Waiting for Guffman is a mockumentary written,starring, and directed by Christopher Guest that was released in 1997. It stars a cast of actors who have come to form an acting troupe that has appeared in a series of Guest-directed mockumentaries.
The title is a play on the title of Samuel Beckett's Waiting for Godot. The plots also share enough similarities so that a knowledge of Godot will reveal things about Guffman.
This film is number 94 on Bravo's "100 Funniest Movies".
The movie is a loving parody of community theater that seems to reflect the theme of Samuel Beckett's Waiting for Godot. Set in the fictional small town of Blaine, Missouri, it chronicles the trials and tribulations of a handful of utterly delusional and talent-free residents as they prepare to put on an amateur community musical production. The show, entitled "Red, White and Blaine", is to be performed as part of the town's 150th anniversary celebration. From the flamboyant director Corky St. Clair (Guest) to perpetual Dairy Queen employee Libby Mae Brown (Parker Posey), the cast and crew scream incompetence.
As the story goes, St. Clair has presumably used connections gained from his "off-off-off-off" Broadway past to invite Mort Guffman, a Broadway producer, to critique "Red, White and Blaine". Corky leads the cast to believe that a positive review from Guffman could mean that the group can take their show all the way to Broadway.
The program itself is designed to relive the history of Blaine. Blaine's founding father was apparently a buffoon incapable of differentiating the geography of middle Missouri and the Pacific coastline. We also learn why the town refers to itself rather obtusely as "the stool capital of the United States." The music contained within is a series of grating and poorly performed songs such as "Nothing Ever Happens on Mars," - a reference to the town's supposed visit by a UFO - and "Stool Boom". The DVD contains "This Bulging River", which was edited from the theatrical release.
A central running theme to the film is the fact that St. Clair is an extremely effeminate man with stereotypically gay mannerisms, but who purports to have a wife (whom no one has ever met or even seen). In a plot twist, he has to take over the role of one of the male leads in the play at the last minute. His multiple parts include that of a young lusty frontiersman, a heartbroken soldier, and a little boy wearing a beanie and shorts. St. Clair never sheds his dainty demeanor, lispy accent or earring in spite of his historical roles, and his face is pasted with an overkill of stage rouge and eyeliner. Corky is also faced with "creating his magic" on a shoestring budget - a turn that nearly costs the cast their beloved director.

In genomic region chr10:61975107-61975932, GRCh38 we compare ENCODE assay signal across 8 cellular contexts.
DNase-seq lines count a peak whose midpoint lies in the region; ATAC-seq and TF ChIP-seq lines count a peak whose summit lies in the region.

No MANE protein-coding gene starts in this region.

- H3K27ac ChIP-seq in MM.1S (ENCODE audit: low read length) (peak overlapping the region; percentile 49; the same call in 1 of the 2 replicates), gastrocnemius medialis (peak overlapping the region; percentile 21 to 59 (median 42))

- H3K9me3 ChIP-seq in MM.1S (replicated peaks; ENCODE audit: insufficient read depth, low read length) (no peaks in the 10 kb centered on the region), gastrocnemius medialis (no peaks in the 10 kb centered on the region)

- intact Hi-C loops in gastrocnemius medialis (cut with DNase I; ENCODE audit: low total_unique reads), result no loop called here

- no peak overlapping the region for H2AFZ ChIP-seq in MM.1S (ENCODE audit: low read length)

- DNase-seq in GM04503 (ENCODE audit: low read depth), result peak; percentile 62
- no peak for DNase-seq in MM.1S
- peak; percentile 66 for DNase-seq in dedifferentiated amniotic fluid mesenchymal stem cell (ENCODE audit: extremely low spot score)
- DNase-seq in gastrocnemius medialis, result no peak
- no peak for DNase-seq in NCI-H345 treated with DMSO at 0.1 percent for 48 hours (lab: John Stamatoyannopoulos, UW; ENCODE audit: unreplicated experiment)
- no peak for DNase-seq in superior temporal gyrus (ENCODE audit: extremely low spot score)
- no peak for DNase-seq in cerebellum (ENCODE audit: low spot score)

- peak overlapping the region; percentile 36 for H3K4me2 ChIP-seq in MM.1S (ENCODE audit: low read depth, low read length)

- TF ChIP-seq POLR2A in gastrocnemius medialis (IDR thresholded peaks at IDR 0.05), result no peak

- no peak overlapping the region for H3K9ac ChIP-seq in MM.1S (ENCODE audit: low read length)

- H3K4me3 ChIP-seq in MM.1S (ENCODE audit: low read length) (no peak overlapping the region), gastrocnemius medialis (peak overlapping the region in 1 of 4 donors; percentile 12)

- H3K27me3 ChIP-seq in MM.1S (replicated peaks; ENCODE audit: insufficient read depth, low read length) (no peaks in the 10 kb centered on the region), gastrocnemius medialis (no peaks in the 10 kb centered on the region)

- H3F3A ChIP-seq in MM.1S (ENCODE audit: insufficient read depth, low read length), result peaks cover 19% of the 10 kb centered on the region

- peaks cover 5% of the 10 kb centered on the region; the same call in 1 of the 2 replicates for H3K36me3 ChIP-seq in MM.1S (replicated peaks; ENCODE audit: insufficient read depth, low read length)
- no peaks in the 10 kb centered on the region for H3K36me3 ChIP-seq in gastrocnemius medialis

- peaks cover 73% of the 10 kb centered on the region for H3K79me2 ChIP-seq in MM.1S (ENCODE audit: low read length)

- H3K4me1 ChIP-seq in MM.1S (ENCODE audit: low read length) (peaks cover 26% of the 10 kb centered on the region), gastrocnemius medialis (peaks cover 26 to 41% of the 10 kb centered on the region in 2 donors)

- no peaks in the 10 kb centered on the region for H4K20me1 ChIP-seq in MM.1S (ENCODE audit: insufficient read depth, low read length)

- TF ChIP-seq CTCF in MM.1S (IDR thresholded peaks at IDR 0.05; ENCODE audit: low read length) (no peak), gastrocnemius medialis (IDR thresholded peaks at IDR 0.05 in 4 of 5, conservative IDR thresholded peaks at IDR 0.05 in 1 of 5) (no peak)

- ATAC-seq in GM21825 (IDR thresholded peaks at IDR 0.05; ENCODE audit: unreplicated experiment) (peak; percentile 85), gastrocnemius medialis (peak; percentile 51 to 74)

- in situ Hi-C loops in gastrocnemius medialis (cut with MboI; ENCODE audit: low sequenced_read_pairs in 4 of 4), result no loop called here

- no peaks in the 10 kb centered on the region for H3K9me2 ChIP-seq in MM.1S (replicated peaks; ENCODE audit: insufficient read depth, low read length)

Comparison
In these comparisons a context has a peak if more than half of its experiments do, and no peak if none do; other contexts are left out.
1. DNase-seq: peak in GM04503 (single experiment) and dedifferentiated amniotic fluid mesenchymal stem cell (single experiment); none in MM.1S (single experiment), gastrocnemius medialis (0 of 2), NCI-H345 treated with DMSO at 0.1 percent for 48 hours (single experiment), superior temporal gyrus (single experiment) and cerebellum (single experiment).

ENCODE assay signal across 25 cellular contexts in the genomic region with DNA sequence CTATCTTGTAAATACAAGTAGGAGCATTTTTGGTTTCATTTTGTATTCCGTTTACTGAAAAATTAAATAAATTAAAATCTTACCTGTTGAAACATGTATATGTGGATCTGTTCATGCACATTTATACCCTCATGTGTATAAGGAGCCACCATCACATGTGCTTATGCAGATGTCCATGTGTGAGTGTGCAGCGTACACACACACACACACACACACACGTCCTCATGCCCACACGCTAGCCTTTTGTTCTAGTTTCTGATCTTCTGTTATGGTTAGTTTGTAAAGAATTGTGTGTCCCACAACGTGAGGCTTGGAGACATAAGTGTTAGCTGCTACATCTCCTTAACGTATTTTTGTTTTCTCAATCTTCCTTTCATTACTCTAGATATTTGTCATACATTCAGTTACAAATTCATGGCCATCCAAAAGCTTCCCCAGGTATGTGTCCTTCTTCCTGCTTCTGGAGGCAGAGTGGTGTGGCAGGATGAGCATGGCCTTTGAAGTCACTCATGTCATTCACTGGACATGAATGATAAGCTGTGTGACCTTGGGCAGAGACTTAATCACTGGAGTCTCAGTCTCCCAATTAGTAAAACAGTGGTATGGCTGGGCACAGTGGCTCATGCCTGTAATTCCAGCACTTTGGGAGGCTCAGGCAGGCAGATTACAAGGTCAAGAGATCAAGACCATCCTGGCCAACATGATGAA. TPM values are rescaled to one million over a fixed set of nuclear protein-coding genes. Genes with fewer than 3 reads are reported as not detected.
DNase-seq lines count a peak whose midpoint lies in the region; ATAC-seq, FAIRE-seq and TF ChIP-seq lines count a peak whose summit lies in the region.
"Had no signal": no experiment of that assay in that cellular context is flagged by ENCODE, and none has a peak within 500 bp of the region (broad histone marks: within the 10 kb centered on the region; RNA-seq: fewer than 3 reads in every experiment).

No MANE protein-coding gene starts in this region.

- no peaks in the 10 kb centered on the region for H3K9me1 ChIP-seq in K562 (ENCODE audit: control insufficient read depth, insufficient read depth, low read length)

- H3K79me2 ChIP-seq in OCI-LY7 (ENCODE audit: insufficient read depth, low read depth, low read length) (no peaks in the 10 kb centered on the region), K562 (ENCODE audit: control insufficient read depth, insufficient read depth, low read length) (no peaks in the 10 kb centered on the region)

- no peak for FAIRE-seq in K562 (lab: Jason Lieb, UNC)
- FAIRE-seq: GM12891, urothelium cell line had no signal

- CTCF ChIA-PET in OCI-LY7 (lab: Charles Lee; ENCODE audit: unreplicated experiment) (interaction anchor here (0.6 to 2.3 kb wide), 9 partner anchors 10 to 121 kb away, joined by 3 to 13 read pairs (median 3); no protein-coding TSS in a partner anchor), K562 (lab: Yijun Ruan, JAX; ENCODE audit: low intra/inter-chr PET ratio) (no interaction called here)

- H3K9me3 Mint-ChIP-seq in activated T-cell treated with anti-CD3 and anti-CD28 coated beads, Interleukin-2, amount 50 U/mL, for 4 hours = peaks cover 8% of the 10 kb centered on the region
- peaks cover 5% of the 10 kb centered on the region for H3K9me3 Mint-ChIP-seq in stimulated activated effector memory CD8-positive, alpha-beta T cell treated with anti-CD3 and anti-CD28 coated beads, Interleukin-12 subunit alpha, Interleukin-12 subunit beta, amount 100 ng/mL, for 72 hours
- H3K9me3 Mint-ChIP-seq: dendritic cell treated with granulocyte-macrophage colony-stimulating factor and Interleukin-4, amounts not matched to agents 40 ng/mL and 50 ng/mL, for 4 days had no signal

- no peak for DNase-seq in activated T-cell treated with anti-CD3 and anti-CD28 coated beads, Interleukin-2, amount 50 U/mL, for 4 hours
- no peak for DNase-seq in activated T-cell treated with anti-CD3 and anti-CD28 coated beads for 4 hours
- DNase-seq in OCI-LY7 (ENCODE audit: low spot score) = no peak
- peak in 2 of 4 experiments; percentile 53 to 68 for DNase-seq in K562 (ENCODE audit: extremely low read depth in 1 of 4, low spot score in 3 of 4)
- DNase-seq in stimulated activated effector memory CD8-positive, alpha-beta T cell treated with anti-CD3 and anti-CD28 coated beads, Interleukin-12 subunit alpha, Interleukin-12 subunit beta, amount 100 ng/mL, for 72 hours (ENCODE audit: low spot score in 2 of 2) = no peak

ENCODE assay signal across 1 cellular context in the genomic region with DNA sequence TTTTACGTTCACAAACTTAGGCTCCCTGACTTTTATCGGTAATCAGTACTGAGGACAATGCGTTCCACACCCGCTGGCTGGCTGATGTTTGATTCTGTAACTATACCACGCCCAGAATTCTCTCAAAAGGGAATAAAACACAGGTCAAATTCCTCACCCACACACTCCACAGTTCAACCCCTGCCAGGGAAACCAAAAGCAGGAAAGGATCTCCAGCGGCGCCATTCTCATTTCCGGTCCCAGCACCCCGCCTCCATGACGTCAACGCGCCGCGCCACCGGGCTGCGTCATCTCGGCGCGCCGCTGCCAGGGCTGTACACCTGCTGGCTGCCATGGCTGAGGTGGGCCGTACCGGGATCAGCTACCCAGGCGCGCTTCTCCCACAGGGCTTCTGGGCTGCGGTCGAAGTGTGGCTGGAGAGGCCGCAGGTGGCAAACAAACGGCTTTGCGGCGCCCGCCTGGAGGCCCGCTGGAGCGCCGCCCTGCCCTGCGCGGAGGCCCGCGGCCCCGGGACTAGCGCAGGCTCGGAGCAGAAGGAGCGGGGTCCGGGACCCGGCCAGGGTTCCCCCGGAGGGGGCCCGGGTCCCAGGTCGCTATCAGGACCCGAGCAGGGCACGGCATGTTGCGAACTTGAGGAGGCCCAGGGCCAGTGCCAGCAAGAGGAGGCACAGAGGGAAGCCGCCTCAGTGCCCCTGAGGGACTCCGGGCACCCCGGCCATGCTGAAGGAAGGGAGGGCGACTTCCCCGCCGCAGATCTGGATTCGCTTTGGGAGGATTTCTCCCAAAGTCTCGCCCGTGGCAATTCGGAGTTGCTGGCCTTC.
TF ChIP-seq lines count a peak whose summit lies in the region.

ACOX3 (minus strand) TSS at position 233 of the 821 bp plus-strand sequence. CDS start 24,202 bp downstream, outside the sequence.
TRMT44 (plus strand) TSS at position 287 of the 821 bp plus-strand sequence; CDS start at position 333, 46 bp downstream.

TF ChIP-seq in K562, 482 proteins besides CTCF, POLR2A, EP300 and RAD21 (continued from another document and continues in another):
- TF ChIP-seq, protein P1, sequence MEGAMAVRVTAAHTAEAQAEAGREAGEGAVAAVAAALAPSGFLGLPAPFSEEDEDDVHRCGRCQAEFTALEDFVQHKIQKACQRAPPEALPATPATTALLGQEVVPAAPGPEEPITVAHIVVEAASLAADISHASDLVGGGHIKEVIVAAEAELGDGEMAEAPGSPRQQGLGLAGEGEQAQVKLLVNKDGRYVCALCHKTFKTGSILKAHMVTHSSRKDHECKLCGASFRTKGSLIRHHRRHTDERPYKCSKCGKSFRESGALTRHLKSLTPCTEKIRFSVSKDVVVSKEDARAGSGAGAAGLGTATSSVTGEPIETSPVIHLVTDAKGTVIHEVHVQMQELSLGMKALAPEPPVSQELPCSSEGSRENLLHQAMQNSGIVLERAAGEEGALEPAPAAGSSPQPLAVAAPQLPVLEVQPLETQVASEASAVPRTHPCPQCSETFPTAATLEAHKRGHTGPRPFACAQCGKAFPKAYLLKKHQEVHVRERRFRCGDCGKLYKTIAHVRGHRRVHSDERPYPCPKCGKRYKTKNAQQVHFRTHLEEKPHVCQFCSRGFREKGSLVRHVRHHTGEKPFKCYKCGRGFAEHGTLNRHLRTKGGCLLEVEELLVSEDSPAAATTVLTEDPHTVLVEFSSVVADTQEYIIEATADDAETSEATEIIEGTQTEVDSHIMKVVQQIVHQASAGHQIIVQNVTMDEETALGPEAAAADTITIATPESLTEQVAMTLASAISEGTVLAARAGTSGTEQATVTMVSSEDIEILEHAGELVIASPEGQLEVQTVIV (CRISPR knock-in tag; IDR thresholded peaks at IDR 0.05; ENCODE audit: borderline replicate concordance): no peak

Unfortunately for the cast and crew of "Red, White and Blaine," Guffman never shows up, because his flight was canceled due to bad weather. A tourist passing through is mistaken for the late-arriving Guffman. After the tourist tells him he is here for his niece's first baby, Corky and the cast then receive the note that Guffman wont be able to make the show.
Along with Guest and Posey, the film stars Catherine O'Hara and Fred Willard as Ron and Sheila Albertson, a pair of married travel agents and regular amateur performers who give us a little too much information at a certain wine-soaked dinner; Bob Balaban as Lloyd Miller, the increasingly frustrated musical director and only member of the bunch who is even marginally talented; Lewis Arquette as Clifford Wooley, a "long time Blaineian" and retired taxidermist who is "Red, White and Blaine's" bean-loving narrator; Matt Keeslar as the handsome and oblivious mechanic Johnny Savage who Corky goes out of his way to get into the play; and Eugene Levy as Dr. Alan Pearl, a tragically square dentist determined to discover his inner entertainer. Brian Doyle-Murray appears briefly as Savage's dad and boss who is immediately suspicious of Corky's eccentric behavior. Larry Miller plays the jovial town mayor. Paul Dooley makes a brief cameo describing his UFO abduction and repeated probing in matter-of-fact fashion. Comedian David Cross also appears as a local expert on the alien visitation; his Mr. Show costar Bob Odenkirk appears briefly as an auditioner in a cape. Also features a very minor cameo from comedy double-act Spankie & Grellifer.